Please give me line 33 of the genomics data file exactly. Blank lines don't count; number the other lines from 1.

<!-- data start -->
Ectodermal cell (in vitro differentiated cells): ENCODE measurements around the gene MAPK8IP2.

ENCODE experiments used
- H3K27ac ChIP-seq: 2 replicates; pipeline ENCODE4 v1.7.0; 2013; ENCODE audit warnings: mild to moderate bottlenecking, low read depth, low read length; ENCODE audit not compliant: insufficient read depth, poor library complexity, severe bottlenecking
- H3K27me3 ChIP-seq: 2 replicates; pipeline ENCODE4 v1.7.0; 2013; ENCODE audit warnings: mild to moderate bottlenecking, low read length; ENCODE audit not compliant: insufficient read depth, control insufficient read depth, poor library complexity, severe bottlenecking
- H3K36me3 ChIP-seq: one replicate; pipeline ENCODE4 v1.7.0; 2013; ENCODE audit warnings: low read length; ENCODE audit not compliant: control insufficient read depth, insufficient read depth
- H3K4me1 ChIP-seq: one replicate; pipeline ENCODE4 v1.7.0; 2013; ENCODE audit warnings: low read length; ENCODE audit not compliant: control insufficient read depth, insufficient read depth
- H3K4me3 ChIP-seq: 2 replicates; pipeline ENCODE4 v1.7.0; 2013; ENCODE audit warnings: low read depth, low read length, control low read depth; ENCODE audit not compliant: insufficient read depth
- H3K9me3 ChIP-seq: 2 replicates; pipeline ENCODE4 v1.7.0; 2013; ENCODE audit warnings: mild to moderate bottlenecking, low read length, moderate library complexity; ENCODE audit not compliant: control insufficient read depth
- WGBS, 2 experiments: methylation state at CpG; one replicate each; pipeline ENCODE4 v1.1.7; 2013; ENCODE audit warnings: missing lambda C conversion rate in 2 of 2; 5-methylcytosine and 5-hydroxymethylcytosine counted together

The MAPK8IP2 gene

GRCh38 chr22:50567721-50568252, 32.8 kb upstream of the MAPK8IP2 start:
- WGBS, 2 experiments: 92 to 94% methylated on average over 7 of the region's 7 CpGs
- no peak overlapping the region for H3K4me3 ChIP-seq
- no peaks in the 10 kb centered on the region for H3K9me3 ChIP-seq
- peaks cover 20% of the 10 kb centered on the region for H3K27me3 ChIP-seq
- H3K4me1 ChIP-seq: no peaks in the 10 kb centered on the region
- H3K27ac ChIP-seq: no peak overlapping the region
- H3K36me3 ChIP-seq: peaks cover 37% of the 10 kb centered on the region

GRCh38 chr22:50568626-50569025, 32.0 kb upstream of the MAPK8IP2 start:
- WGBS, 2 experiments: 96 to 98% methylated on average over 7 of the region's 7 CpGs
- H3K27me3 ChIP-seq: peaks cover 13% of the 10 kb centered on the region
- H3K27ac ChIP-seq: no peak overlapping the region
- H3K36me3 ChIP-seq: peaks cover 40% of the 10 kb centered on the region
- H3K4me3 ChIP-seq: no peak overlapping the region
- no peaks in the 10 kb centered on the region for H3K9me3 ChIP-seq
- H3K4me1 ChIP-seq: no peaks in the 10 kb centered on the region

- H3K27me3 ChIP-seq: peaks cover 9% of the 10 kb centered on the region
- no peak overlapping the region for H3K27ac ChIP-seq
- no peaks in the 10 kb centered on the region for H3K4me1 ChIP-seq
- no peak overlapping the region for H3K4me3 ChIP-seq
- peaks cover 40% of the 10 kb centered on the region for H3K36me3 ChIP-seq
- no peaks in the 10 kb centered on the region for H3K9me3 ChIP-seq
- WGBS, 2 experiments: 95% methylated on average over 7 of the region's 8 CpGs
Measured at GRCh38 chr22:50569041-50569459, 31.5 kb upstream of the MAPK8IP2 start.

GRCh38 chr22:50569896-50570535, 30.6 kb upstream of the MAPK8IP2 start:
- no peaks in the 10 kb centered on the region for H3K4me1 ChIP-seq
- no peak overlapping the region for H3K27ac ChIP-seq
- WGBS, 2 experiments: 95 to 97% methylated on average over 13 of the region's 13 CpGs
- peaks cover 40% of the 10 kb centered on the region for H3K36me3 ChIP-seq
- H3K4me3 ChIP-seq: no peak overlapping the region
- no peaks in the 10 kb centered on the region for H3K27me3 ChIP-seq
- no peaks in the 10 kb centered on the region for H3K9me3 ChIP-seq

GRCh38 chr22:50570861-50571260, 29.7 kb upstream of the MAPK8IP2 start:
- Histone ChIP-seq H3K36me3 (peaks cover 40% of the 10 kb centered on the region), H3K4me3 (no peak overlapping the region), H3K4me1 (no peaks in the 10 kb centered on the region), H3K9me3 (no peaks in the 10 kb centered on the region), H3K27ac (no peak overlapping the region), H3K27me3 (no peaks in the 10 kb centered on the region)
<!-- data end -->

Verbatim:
- WGBS, 2 experiments: 95% methylated on average over 7 of the region's 8 CpGs